If you’ve opened this post hoping to read something brand-new, you might be disappointed. There will be no fancy bells or whistles here.
That’s because a lot of the strategies we’re going to talk about are things you’ve already done; some teachers have probably been doing them for decades. You just might not have known exactly why they worked or how to harness them in the most optimal way.
That’s what cognitive scientists have been doing, trying to pinpoint exactly which activities work best for storing concepts in long-term memory. Over the past few years, we’ve been following their progress: In our 2015 study of the book Make it Stick, we first talked about the concepts of retrieval practice, spaced practice, and interleaving. These concepts were also addressed in the 2016 post Six Powerful Learning Strategies You Must Share with Students, and in 2017, where I made a strong push again for using more retrieval practice in our teaching.
So what’s different this time? Well, until now we haven’t gone very deep into what these strategies look like in the classroom. How exactly should teachers work strategies like retrieval practice into their teaching? Do these strategies replace the ones you’re already using, or do they work alongside them? Will it require extra planning and time to add them in? Where do grading and paperwork come in, if at all?
Now we’re getting specific answers to those questions. Cognitive scientist Pooja Agarwal and K-12 teacher Patrice Bain have collaborated on a new book, Powerful Teaching: Unleash the Science of Learning. In the book, they go into detail about what it looks like when we actually apply four research-based “Power Tools” in the classroom: retrieval practice, spaced practice, interleaving, and feedback-driven metacognition—which is one we haven’t covered at all yet. On the podcast, Agarwal and Bain talked with me about these strategies, the research behind why they work, and some ways you can start using them right away in your instruction.
WHY THIS BOOK?
Agarwal and Bain have worked together for about 15 years doing research on how children learn. Bain’s sixth-grade classroom was where Agarwal and her colleagues—”Roddy” Roediger, Mark McDaniel, and Kathleen McDermott—did much of the research that found its way into Make it Stick.
Since then, Agarwal says, “We expanded that through (Bain’s) whole school district, and we’ve been working with teachers to really translate this research and make it actionable in the classroom.”
It’s that connection between research and actual classroom practice that motivated Bain and Agarwal to write the book.
“As we were conducting this research,” Bain says, “we were finding what really works in authentic classrooms. And we were taking this research and the principles, and I was able to develop strategies that aligned to this research. And I continued to use these over the years, and it works. The science works. The stress decreases. The students retain knowledge, and it was just so exciting that Pooja and I wanted to share this information with other educators, with parents, with teacher prep programs.”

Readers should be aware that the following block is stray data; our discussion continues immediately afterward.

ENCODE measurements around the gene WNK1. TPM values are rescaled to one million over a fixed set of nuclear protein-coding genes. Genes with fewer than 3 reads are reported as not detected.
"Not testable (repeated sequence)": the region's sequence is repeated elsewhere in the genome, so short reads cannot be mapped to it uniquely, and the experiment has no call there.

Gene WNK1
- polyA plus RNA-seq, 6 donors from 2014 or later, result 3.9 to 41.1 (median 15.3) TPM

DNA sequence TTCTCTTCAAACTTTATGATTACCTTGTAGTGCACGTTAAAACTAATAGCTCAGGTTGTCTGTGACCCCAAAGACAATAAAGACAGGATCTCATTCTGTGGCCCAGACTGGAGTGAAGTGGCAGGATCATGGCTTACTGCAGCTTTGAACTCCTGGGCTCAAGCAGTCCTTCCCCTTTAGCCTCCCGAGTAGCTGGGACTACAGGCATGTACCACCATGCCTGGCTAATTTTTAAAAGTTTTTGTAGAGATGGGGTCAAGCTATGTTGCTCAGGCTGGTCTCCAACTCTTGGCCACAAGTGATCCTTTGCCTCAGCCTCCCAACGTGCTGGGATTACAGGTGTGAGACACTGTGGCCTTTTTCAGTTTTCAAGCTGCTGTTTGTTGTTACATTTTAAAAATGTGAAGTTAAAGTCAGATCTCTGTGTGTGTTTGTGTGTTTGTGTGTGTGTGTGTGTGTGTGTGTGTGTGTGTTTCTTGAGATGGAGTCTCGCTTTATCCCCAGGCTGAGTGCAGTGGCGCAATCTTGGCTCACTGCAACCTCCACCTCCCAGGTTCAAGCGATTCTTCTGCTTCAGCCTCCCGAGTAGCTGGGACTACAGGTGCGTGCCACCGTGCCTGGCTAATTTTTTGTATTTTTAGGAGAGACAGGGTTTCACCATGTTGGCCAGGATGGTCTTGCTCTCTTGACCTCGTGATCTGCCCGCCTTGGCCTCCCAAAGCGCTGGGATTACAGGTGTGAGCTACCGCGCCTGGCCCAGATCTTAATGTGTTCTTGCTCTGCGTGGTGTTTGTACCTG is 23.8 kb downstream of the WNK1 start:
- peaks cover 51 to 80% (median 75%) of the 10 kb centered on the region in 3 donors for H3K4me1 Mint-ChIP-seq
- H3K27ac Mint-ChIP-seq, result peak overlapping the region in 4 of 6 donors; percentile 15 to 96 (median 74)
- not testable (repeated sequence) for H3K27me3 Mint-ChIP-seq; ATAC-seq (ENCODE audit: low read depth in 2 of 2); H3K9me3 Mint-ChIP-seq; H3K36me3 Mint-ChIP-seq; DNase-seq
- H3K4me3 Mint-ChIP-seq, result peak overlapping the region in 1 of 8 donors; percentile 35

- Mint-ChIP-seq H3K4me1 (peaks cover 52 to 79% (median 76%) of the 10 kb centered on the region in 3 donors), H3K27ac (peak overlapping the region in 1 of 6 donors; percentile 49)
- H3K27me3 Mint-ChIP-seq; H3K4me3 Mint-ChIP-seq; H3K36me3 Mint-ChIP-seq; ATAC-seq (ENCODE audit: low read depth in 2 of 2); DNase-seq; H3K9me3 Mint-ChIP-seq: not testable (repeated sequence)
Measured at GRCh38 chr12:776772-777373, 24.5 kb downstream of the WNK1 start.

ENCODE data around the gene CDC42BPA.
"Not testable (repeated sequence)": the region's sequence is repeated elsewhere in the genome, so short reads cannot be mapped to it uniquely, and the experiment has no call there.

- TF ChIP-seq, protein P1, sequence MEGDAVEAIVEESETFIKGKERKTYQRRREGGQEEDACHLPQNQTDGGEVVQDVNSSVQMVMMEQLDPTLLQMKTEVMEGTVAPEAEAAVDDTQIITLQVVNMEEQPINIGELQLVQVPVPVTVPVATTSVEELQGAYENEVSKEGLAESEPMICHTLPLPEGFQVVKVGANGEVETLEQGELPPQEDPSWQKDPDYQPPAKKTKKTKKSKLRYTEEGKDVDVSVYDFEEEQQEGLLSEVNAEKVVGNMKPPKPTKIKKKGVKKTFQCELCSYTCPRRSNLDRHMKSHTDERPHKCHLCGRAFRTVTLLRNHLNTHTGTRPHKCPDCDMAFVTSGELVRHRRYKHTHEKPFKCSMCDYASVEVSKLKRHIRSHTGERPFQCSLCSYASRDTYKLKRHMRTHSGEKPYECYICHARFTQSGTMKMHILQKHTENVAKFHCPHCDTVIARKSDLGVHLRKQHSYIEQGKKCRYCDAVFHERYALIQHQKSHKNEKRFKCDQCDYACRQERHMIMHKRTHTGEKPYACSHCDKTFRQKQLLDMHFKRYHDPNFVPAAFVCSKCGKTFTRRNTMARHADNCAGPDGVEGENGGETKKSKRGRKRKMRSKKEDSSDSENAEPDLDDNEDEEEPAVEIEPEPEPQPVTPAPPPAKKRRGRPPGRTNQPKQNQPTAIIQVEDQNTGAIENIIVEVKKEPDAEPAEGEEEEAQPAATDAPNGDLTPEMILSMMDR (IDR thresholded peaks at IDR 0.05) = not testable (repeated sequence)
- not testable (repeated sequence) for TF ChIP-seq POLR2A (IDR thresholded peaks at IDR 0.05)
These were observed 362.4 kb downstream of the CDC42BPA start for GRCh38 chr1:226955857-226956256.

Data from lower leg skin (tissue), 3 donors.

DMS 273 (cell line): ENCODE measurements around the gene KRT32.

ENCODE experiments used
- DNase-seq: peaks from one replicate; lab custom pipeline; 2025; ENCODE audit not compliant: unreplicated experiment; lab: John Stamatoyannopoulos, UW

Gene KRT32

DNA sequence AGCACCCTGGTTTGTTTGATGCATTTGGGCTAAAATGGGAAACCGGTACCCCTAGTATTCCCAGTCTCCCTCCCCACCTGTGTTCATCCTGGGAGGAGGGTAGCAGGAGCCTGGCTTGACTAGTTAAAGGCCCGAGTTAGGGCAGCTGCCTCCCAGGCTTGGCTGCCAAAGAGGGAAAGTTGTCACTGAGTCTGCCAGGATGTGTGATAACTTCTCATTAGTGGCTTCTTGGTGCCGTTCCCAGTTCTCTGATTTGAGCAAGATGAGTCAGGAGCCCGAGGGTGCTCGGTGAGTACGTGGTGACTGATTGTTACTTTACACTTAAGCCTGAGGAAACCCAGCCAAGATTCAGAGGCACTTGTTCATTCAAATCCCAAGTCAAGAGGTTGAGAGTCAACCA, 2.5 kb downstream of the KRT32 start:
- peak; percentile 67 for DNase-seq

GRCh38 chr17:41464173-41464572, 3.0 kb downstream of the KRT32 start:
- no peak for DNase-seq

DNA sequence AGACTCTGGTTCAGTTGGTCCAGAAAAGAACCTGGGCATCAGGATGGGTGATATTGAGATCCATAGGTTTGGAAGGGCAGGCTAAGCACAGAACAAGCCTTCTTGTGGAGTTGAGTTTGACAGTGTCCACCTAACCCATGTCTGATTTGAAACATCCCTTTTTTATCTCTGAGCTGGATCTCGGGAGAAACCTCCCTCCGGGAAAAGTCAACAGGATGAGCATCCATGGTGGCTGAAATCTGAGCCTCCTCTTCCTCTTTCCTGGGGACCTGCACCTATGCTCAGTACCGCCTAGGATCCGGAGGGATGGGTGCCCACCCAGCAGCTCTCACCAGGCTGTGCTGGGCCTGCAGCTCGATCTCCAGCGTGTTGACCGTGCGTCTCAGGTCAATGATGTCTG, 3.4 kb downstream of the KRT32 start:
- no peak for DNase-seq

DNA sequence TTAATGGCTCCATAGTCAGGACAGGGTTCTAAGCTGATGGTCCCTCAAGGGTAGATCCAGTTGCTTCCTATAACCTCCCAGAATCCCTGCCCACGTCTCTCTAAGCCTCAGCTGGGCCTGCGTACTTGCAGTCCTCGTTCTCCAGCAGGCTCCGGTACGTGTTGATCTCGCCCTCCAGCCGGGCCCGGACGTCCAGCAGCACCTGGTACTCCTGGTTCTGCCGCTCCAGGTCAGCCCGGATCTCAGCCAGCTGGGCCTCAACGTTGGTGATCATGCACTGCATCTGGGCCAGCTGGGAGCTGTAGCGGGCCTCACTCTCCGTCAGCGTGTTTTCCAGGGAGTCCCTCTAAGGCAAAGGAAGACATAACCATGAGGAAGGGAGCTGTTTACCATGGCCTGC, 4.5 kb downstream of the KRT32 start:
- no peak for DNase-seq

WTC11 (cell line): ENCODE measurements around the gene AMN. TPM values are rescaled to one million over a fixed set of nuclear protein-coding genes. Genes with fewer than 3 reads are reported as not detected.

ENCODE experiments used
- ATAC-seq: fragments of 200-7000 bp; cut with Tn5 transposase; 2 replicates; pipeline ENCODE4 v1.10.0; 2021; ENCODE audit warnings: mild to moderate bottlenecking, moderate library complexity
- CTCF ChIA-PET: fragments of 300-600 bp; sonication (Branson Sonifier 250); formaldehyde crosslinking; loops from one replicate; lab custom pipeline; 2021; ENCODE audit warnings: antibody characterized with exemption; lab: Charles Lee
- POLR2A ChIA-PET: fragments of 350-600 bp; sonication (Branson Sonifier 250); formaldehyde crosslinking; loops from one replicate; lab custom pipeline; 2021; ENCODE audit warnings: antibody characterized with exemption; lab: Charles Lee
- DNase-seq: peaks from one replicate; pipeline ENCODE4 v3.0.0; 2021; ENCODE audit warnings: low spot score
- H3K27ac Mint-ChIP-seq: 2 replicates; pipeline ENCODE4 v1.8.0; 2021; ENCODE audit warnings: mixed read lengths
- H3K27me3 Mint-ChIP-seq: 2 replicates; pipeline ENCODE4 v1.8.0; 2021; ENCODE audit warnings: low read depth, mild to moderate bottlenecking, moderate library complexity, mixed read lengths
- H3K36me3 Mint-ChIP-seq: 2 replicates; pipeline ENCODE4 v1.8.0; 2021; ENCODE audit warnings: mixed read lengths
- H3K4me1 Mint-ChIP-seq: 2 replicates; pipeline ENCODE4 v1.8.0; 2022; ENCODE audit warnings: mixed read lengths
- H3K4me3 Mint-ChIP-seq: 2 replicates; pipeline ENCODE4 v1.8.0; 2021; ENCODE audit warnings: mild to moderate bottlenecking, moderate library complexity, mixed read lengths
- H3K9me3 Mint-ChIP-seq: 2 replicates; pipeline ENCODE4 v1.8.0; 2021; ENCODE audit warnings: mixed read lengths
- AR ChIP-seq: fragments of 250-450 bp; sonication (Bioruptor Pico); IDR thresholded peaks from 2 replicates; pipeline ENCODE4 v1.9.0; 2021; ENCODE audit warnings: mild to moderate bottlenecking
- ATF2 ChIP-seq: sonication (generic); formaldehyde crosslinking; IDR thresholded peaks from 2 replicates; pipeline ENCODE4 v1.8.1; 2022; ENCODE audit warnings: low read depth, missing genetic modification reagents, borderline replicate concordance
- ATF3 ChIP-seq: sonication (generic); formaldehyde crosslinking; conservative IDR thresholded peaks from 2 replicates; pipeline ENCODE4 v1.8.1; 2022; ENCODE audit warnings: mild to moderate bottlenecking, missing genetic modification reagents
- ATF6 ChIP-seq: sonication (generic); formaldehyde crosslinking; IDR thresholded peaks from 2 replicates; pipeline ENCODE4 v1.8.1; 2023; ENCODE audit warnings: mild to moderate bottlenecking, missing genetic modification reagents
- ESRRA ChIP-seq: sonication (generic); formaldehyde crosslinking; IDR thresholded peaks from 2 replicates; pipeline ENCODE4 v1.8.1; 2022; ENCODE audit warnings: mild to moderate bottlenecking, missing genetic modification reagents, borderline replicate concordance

What may come as a surprise is that these strategies are so simple. “It is not your fad of the semester,” Bain says. “It doesn’t cost a fortune. It is simply techniques and strategies that teachers can incorporate in their classrooms the following day, and the payoff is so great.”
THE POWER TOOLS
STRATEGY 1: RETRIEVAL PRACTICE
Retrieval practice is the act of trying to recall knowledge from long-term memory, rather than constantly feeding it into the brain.
“When students pull information out, when they have to think back,” explains Agarwal, “they then are better able to remember that information for the long term than if they just kind of shove it into their heads. In the classroom we’re often re-reading or lecturing and trying to shove things into students’ heads, and retrieval is really about pulling information out.”
Classroom Application: Instead of assigning homework to give students practice with course material, give mini-quizzes at the start of each class that ask 3-5 questions about the prior day’s learning. These should either receive no grades or be given a very low point value, because the goal of these is to reinforce the learning, not measure or grade student work.
In her social studies classroom, Bain used to assign homework most nights, and found that not only was she spending up to two hours a night grading it, it also was doing nothing to help students retain information.
“So many students have absolutely mastered homework,” she says. “They look at a question, they look up the answer, they write it down and repeat. They get good grades, but they can’t retrieve the information; it’s difficult to discuss the next day, a week later. And so I thought, there’s really a disconnect going on here.”
When she replaced homework with mini-quizzes, she got much better results. “The students started to be able to write down this information. They were able to retrieve. And that made all the difference in students being able to retain the information.”